Retired Garda sergeant claims child sex assault investigation was prevented by superintendent
A retired Garda sergeant claimed that the proper investigation of a child sexual assault allegation was prevented by a superintendent who he says bullied and harassed him, the Disclosures Tribunal has heard.
The former garda claims the investigation found that one of the alleged suspects was allegedly connected to senior gardaí, the tribunal also heard. The DPP later directed no prosecution due to a lack of evidence.
In opening the module on Tuesday morning at Dublin Castle, Sinead McGrath, for the tribunal, read out an opening statement outlining the complaints made by retired Co Cork sergeant Paul Barry.
Mr Barry says that he was being targeted, harassed, isolated, and discredited by his superiors by October 2012, when he made a bullying complaint and then made protected disclosures while he was working in Mitchelstown Garda Station.
Ms McGrath told retired judge Mr Justice Sean Ryan that Mr Barry made nine allegations in total, one of which related to the district officer in Fermoy regarding his conduct in the investigation of an allegation of the sexual assault of a minor made to Mitchelstown Garda Station in February 2012.
During that investigation, Mr Barry claims, investigating members became aware that one of the alleged suspects was allegedly connected to Superintendent John Quilter, the district officer at Midleton Garda District, and to Chief Superintendent Anthony Quilter, who was later the assistant commissioner for the Southern Region.
Ms McGrath said Mr Barry claims he conveyed this information to Superintendent Michael Comyns. Mr Barry's bullying and harassment complaint of 2012 alleged that "the whole investigation was compromised by Supt Comyns' actions and directions".
Internal Garda investigation
A lengthy internal Garda investigation was carried out regarding Supt Comyn's role in the investigation. On November 17, 2015, the DPP directed that no prosecution would be directed on the sexual assault allegation due to a lack of evidence.
Mr Barry, who also made seven protected disclosures, told tribunal investigators that "in my statement to Supt Patrick Lordan, I made an allegation that Supt Comyns had perverted the course of justice in relation to the manner in which he prevented the proper investigation of the rape/sexual assault of a child. He undermined my ability to carry out the investigation in a proper manner by his actions, and his actions were deliberately targeted to frustrate the investigation".
Mr Barry says he was being punished by superiors for not "towing the line" and further alleges that subsequent investigations into other protected disclosures also amounted to a "perversion of the course of justice".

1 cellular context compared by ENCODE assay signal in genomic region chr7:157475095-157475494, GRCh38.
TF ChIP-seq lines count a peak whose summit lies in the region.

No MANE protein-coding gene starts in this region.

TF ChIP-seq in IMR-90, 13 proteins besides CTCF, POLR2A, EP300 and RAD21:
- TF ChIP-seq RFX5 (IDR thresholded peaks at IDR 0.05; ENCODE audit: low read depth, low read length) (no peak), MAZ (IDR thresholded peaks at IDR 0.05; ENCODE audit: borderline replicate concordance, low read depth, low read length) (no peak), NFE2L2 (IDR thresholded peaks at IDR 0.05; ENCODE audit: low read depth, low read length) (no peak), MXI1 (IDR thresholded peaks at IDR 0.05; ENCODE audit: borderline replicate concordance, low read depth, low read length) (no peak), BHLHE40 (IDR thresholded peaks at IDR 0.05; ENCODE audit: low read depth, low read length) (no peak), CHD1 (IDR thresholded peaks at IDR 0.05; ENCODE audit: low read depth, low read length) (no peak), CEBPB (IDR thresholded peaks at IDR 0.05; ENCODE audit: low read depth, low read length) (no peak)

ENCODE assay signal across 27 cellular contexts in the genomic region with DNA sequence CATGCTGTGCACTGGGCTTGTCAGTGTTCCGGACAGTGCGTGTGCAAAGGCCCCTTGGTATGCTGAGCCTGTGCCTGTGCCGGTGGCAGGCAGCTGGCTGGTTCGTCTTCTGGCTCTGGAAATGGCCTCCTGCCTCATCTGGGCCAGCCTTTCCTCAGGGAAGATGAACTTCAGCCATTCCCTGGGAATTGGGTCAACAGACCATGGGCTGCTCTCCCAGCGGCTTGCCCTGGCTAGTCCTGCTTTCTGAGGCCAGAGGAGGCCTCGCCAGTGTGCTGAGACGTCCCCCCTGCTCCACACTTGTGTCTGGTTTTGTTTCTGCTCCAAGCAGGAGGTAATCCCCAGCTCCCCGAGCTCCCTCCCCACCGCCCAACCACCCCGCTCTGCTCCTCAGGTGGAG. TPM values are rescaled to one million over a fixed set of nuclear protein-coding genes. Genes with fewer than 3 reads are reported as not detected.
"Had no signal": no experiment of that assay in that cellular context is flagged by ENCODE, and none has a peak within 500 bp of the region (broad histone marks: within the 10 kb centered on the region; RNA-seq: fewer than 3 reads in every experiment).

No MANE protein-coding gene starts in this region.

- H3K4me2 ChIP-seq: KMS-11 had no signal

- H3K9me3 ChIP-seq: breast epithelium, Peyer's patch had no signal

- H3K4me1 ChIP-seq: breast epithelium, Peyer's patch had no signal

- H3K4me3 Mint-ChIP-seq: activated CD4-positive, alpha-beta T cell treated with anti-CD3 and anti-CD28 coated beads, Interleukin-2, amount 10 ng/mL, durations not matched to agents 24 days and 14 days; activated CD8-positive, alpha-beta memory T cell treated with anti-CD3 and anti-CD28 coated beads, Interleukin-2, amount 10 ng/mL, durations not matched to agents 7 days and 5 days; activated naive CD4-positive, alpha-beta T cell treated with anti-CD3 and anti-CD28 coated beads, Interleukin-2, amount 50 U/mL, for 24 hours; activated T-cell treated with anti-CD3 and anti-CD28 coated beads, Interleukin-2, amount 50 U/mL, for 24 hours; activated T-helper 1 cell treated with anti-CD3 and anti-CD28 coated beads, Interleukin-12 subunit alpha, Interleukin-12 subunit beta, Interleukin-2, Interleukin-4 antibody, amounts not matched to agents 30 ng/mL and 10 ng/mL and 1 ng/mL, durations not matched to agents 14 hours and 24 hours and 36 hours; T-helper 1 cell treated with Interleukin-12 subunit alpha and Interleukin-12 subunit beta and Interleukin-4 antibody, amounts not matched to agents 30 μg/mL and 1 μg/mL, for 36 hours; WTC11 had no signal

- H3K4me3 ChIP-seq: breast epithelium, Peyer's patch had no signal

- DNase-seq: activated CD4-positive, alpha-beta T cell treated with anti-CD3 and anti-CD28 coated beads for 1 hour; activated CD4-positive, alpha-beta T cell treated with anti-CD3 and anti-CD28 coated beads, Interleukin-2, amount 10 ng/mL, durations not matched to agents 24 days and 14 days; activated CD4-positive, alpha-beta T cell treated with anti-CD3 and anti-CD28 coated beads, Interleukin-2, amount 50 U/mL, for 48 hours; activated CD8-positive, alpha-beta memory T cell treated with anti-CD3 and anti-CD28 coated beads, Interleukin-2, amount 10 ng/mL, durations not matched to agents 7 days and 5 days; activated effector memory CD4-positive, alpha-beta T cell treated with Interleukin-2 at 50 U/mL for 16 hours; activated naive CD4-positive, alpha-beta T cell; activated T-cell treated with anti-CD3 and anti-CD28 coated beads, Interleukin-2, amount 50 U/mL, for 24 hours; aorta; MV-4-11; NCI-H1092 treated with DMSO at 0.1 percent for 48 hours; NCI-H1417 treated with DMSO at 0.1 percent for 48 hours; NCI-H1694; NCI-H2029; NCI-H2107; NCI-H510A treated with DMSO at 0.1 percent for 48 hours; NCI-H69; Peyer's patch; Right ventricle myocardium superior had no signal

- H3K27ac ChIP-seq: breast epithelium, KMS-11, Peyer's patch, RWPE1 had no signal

Mr Barry told Diarmaid McGuinness, for the tribunal, that he took up duty in Mitchelstown in January 2000 until June 2016 when he retired on pension. Mr Barry first made his complaints through a bullying and harassment Garda procedure on October 2, 2012, and made his first protected disclosure the same day. In all, Mr Barry complained of eight incidents regarding Supt Comyns.
Mr Barry said Supt Comyns was appointed in July 2010 to Fermoy Garda district and that he "never had such difficulty with a superintendent". "Since day one, I felt he had something against me," Mr Barry told Mr McGuinness. Mr Barry said that he felt this difficulty could have been related back to a 2004 failed attempt to transfer him to Fermoy.
Mr Barry, who reported "non-effective" for duty in August 2012, is also alleging that his illness was not treated as work-related stress, despite his GP recording him medically unfit for work due to "work-related illness".
The Garda system recorded Mr Barry as being absent due to "illness: flu/virus" from the period of August 6, 2012, to March 29, 2013. Any member absent from duty for an "ordinary illness" is put on reduced wages. However, if the member is certified as having an "injury on duty", they are entitled to full pay without allowances for the period of absence.
In his statement, Mr Barry said he felt he was being "deliberately targeted" by management in this regard to "punish me financially".
Mr Barry told Mr McGuinness that he had been suffering stress and was sleep deprived when he reported unfit for duty due in large part to his feelings about the sex assault allegation investigation and suffered financial loss due to being listed as having an ordinary illness.
Mr Barry has also complained of his work-related stress not being investigated, of being pressured by management to transfer stations, of implied criticism of his report regarding a fatal fire, of an inquiry made by Garda management to his GP, and of being denied leave days.
Mr Barry will return to give his evidence on Thursday.
Seven disclosures by sergeant formerly based in Mitchelstown include allegations of 'financial punishment' and 'deliberate targeting'